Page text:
How to Talk to Lawyers and Judges When you’re Sued for Debt
I’ve discussed some of the background realities of talking with judges and the attorney for the other side when you’re representing yourself as a defendant in a suit for debt in “Real Words about Talking to Judges and Lawyers.” There, I mentioned that you face systemic discrimination as a pro se defendant because neither judges nor the lawyers will respect you. The judges don’t primarily for classist reasons, but the lawyers for the other side have various reasons. There’s a bias against you, and that means certain things we’re going to talk about.
It means, above all, that you have to be better than the lawyer for the other side to receive appropriate respect. There are reasons this is possible, but it’s primarily because of the business model of the debt collectors. They take a factory approach, and that means that your case will simply get very little individual treatment from the company – it just isn’t profitable for them to do that. Nor is it profitable for them to hire lawyers from the Ivy Leagues, let’s just say. Their whole approach is to bug you into paying without suing you and then to file huge numbers of suits knowing most people won’t defend themselves at all and will allow a default judgment.
Defending yourself takes you way out of the “ordinary.”
And it’s a start, but you also still have to put in enough work to be better than the other side, and that’s what we discuss here.
Because of the general lack of respect for pro se defendants, when you say something, you will be more likely to need to cite controlling authority than a lawyer would. They can make references to “black letter law” (which is just legalese for “generally obvious”), but you will do better, if the issue is important at all, by citing a case that supports it. That means research is going to be important to you.
One thing non-lawyers seem to have trouble with is keeping things “relevant.” If you’re arguing about whether the debt collector has proof they own the debt, some things will shine a light on the issue, but the fact that the company has been sued by the federal government for collection abuses will not be, for example. Because of the way the court sees you, it will have very little tolerance for any straying off topic – it (the judge) will think you’re wasting time and often tune out. Therefore, make sure everything you say relates to exactly the issue you’re discussing.
A related issue is keeping things brief. Again, the court will quickly sense that you’re wasting time if you veer away from the most important things at all. The judge doesn’t need to know why you thought something or planned something, it needs to know what the law requires. Pro se defendants seem to have a tremendous difficulty with this – you want to tell your story, but let me tell you that the court could not give one damn about your story. Legal talk is very different in this respect than regular human talk. Do NOT waste the court’s time.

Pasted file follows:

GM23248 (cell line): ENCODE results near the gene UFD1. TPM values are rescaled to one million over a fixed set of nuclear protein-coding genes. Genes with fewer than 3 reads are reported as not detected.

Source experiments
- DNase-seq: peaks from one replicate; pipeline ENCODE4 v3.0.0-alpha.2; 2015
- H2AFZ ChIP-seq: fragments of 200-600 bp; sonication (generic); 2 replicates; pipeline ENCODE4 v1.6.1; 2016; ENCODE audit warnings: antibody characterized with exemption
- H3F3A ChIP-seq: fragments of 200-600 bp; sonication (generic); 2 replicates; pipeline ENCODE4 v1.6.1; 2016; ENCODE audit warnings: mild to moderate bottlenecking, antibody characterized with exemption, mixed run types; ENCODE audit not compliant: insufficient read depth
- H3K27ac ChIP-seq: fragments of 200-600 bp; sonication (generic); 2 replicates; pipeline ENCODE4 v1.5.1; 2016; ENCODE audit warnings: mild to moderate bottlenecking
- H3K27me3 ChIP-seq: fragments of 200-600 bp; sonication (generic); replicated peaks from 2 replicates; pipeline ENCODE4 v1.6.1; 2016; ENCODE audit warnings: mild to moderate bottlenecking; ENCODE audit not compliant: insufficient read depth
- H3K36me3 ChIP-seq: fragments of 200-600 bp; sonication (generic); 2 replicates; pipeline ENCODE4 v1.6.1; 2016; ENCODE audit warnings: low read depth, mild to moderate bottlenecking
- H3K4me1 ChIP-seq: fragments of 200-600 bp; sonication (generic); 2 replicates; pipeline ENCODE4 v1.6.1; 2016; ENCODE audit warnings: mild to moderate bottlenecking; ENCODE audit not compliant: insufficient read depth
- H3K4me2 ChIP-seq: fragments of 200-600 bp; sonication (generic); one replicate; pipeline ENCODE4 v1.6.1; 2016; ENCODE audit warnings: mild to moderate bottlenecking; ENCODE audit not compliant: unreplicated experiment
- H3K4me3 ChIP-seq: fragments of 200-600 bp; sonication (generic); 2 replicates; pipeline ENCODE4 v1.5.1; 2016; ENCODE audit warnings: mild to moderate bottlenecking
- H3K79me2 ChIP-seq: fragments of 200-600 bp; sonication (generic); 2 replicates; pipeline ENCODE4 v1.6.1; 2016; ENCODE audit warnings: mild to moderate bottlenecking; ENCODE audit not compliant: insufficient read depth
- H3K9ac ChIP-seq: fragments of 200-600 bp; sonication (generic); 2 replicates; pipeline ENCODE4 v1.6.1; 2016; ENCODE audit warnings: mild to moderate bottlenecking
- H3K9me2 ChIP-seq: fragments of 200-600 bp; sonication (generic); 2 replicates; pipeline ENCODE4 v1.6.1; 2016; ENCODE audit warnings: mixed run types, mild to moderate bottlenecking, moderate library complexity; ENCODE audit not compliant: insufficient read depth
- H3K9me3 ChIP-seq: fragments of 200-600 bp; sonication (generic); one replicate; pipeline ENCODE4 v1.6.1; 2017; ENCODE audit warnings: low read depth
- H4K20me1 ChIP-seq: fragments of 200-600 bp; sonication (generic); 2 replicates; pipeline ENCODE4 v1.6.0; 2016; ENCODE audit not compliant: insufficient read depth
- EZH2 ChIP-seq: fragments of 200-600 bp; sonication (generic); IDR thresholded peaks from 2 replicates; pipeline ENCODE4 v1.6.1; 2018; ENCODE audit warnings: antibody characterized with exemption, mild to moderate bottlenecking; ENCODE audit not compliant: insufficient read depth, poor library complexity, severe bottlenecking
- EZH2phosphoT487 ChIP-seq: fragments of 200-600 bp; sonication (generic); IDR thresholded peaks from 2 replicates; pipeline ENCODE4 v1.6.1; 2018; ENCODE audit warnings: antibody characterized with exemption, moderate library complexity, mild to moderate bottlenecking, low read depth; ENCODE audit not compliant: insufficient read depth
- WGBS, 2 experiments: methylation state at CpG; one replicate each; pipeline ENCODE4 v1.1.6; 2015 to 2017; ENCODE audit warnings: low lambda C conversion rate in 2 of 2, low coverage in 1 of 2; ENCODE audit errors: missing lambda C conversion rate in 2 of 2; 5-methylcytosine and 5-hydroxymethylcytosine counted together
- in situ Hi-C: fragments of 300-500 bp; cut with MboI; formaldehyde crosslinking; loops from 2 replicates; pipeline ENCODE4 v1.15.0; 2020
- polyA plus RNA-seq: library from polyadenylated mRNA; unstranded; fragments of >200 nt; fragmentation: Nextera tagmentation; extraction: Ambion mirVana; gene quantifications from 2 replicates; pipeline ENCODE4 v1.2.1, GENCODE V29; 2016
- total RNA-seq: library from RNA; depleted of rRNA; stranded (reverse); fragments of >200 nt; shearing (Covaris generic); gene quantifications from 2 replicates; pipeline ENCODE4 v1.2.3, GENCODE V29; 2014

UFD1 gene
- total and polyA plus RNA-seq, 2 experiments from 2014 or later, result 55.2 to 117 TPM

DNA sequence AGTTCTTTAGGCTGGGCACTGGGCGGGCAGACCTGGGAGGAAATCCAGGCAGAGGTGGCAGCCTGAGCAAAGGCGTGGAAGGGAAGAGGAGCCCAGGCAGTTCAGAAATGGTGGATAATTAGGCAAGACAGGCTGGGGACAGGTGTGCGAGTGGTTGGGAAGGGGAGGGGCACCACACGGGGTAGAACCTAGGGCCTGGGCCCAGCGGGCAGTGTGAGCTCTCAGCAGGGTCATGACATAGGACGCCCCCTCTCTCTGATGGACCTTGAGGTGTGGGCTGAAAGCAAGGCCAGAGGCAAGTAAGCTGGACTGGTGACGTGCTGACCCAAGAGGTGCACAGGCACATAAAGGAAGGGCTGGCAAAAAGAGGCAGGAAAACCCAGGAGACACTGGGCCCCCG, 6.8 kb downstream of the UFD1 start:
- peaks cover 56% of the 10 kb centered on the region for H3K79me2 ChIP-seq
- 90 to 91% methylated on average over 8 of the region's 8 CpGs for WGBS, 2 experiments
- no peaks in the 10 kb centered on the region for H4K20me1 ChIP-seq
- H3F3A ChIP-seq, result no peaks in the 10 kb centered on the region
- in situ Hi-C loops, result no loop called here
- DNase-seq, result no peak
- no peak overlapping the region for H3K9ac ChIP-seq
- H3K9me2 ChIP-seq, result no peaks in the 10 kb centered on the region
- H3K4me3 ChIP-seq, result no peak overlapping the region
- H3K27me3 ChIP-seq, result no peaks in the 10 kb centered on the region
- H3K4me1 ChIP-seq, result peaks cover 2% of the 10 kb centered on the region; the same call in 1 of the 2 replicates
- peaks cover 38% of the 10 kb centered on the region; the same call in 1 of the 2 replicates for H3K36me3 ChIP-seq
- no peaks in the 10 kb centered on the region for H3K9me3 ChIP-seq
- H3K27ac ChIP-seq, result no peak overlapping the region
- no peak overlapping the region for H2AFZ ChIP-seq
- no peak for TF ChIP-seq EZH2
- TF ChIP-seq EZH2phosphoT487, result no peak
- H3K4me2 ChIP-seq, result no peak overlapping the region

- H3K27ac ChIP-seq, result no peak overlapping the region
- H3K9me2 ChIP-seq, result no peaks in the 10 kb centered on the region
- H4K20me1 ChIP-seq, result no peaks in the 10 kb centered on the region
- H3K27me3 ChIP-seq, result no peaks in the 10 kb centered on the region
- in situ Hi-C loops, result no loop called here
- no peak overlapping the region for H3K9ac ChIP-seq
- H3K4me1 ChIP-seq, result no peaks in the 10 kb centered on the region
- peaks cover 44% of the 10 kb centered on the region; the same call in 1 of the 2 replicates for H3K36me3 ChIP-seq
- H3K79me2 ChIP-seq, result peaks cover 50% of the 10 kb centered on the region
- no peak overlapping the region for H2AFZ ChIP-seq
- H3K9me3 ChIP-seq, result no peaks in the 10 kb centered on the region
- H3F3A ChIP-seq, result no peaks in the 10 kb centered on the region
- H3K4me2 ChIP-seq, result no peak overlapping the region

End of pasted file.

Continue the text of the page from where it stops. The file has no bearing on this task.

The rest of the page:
Don’t whine. This is probably self-explanatory, but it’s part of the other things I’ve mentioned. Because the court does not care about your feelings, it will regard anything you say or insinuate about your feelings as a waste of time. And whining is irritating and unprofessional.
Know when to hold and when to fold. This is part of maintaining self-discipline and paying attention to the judge. When the judge says they’ve ruled, you are on extremely borrowed time. Ordinarily you should shut up and sit down. As I point out in “Real Talk,” you do that by saying, “Thank you, your honor.” But sometimes you don’t think you’ve had a chance to raise a crucial point. In that situation, you say something like, “I hear that, your honor, but I wanted to make sure you knew that they caught the defendant red-handed holding the knife with blood all over him…”
What I’m saying here is that if you want to say something after the judge has already ruled, it had better be damn good, and even then you’re on thin ice, but sometimes you have to say something to preserve the record. Judges can be hasty, and specially so with pro se debt defendants, so sometimes you may feel you have to point something out, but make sure it’s good – otherwise you’re just going to make the judge mad.
And speaking of anger, you must ALWAYS keep your feelings in check when you’re talking to the judge. If you raise your voice you could get thrown in jail for contempt of court, but of course it’s much more likely that the judge will just stop listening to you for the rest of the case. Baseball coaches seem to think it helps sometimes to get kicked out of a game, but this is never going to be a good strategy for you. Shut up, collect your thoughts, and be ready for the next thing.
And now just a few words about the lawyers. First, keeping your cool is just as important with them as it is with judges. They can’t throw you in jail, but they can certainly tune you out in lots of ways. It won’t be good for you if they do.
Because you’ll be negotiating in various ways with the other lawyer, you need to remember one thing: talk is cheap. Because they don’t have a lot of respect for you, if you tell them “we should settle this thing now, or I’m going to file a motion for summary judgment next week…” they’re just going to ignore that. They don’t think you’ll do it. Any similar threats are pointless and more harmful than good. Instead, do the work first and let your actions speak for you.
Incidentally, a lot of lawyers try the same trick with the same results (nothing), but whereas I could probably draft a motion for summary judgment and send it to the other side saying that if they don’t settle I’m going to file the motion, you probably couldn’t even do that. There’s a chance they’d read it if a lawyer wrote it, but they probably won’t read anything you send until you file it. So go ahead and file what you’re going to file. Let your actions do your talking.